–from Douglas Mawson’s account “The Home of the Blizzard”—
“January 17 was another day of overcast sky and steady falling snow. Everything from below one’s feet to the sky above was one uniform ghostly glare. . . .
“I was hauling the sledge through deep snow up a fairly steep slope when my feet broke through into a crevasse. Fortunately as I fell I caught my weight with my arms on the edge and did not plunge further than the thighs. . . I decided to try a crossing about fifty yards further along, hoping that there it would be better bridged. Alas! it took an unexpected turn cathing me unawares. This time I shot through the centre of the bridge in a flash, but the latter part of the fall was decelerated by the friction of the harness ropes which, as the sledge ran up, sawed back into the thick compact snow forming the margin of the lid. . . .So it happened that as I fell through into the crevasse the thought “so this is the end” blazed up in my mind, for it was to be expected that the next moment the sledge would follow through, crash on my head and all go to the unseen bottom. But the unexpected happened. . . .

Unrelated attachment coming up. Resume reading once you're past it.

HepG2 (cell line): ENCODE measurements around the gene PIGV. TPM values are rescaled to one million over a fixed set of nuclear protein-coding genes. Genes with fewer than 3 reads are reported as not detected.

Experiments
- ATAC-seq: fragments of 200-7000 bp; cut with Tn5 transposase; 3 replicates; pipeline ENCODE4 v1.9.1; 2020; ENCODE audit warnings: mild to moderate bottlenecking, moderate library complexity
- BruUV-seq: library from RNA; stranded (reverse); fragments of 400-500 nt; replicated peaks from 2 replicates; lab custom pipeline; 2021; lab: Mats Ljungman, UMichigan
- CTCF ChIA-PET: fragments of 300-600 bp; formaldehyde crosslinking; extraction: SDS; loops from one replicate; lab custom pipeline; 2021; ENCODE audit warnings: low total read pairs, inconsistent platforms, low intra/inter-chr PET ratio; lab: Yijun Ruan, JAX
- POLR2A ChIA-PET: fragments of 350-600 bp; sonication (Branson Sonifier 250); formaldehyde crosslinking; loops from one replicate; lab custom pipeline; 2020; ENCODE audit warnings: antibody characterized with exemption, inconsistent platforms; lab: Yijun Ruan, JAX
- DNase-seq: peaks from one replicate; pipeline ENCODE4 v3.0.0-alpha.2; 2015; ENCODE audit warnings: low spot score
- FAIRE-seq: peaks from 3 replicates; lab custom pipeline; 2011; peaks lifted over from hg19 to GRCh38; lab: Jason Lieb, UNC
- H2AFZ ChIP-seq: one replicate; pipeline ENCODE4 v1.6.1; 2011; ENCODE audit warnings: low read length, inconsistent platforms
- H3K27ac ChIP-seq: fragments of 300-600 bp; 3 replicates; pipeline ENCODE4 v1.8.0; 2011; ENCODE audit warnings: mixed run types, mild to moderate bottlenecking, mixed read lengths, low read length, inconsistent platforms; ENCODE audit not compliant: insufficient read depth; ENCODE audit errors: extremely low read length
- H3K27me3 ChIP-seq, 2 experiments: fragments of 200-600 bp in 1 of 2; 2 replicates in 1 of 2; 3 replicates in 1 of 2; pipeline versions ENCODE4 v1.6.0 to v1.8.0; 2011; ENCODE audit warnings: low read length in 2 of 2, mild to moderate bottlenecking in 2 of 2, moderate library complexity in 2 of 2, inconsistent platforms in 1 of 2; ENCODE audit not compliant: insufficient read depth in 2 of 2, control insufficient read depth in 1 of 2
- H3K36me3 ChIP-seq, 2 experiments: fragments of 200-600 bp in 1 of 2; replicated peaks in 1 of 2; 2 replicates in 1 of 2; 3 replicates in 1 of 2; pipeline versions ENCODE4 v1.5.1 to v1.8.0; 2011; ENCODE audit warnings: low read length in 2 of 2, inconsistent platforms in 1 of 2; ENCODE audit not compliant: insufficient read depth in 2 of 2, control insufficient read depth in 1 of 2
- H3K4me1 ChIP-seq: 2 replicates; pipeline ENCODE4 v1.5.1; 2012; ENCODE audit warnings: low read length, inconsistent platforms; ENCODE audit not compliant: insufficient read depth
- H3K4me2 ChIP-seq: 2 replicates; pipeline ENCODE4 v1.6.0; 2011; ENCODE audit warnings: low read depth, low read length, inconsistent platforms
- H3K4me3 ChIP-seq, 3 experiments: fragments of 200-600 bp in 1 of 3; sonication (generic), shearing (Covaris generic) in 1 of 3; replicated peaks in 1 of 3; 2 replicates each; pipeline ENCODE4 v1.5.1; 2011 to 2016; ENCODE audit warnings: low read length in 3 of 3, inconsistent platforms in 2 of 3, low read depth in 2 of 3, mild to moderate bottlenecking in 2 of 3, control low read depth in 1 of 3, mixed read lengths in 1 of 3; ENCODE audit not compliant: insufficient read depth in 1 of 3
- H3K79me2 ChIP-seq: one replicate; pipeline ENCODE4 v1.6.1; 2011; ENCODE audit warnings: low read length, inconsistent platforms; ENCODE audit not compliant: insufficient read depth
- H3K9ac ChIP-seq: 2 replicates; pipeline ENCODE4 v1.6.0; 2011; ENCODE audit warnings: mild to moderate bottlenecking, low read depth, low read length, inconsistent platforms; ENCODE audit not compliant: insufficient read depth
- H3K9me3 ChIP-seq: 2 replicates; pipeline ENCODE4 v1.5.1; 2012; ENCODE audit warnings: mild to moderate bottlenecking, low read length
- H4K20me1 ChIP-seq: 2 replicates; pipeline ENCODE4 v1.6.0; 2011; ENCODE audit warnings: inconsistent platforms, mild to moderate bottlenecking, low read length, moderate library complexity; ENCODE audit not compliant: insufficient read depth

“Realizing that the sledge was holding I began to look around. The crevasse was somewhat over six feet wide and sheer walled, descending into the blue depths below. . . .Above at the other end of the fourteen-foot rope, was the daylight seen through the hole in the lid. In my weak condition, the prospect of climbing out seemed very poor indeed, but in a few moments the struggle was begun.”
“There, exhausted, wet and chilled, hanging freely in space and slowly turning round as the rope twisted one way and the other, I felt that I had done my utmost and failed, that I had no more strength to try again and that all was over except the passing. . . .I looked forward to the peace of the great release–how almost excited I was at the prospect of the unknown to be unveiled.